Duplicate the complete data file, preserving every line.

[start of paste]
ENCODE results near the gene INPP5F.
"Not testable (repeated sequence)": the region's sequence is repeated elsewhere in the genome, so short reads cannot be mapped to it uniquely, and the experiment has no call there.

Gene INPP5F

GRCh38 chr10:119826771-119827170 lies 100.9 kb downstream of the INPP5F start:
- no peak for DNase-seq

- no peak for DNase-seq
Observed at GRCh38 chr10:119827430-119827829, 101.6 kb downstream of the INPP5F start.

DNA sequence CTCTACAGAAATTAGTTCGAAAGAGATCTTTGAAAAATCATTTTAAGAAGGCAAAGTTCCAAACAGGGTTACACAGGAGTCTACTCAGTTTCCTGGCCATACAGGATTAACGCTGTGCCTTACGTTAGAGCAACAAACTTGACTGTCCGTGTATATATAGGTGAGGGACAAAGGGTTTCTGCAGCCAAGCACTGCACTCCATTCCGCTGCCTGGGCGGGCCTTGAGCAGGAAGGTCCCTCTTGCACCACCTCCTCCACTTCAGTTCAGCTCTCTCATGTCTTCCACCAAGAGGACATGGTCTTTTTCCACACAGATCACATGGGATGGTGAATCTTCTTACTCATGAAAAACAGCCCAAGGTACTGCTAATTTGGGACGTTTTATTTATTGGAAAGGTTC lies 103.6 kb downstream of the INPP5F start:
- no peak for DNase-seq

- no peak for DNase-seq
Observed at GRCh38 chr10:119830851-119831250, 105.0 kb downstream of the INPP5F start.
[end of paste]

ENCODE results near the gene INPP5F.
"Not testable (repeated sequence)": the region's sequence is repeated elsewhere in the genome, so short reads cannot be mapped to it uniquely, and the experiment has no call there.

Gene INPP5F

GRCh38 chr10:119826771-119827170 lies 100.9 kb downstream of the INPP5F start:
- no peak for DNase-seq

- no peak for DNase-seq
Observed at GRCh38 chr10:119827430-119827829, 101.6 kb downstream of the INPP5F start.

DNA sequence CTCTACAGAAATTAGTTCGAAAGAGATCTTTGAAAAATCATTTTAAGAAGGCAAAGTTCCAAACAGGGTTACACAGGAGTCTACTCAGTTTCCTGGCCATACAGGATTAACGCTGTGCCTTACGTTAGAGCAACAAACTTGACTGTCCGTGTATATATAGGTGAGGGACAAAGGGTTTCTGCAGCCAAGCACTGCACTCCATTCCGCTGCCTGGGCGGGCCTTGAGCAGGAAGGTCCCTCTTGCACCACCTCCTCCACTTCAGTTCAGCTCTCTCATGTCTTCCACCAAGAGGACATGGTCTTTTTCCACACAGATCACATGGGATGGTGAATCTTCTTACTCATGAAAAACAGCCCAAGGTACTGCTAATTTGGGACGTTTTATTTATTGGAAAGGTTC lies 103.6 kb downstream of the INPP5F start:
- no peak for DNase-seq

- no peak for DNase-seq
Observed at GRCh38 chr10:119830851-119831250, 105.0 kb downstream of the INPP5F start.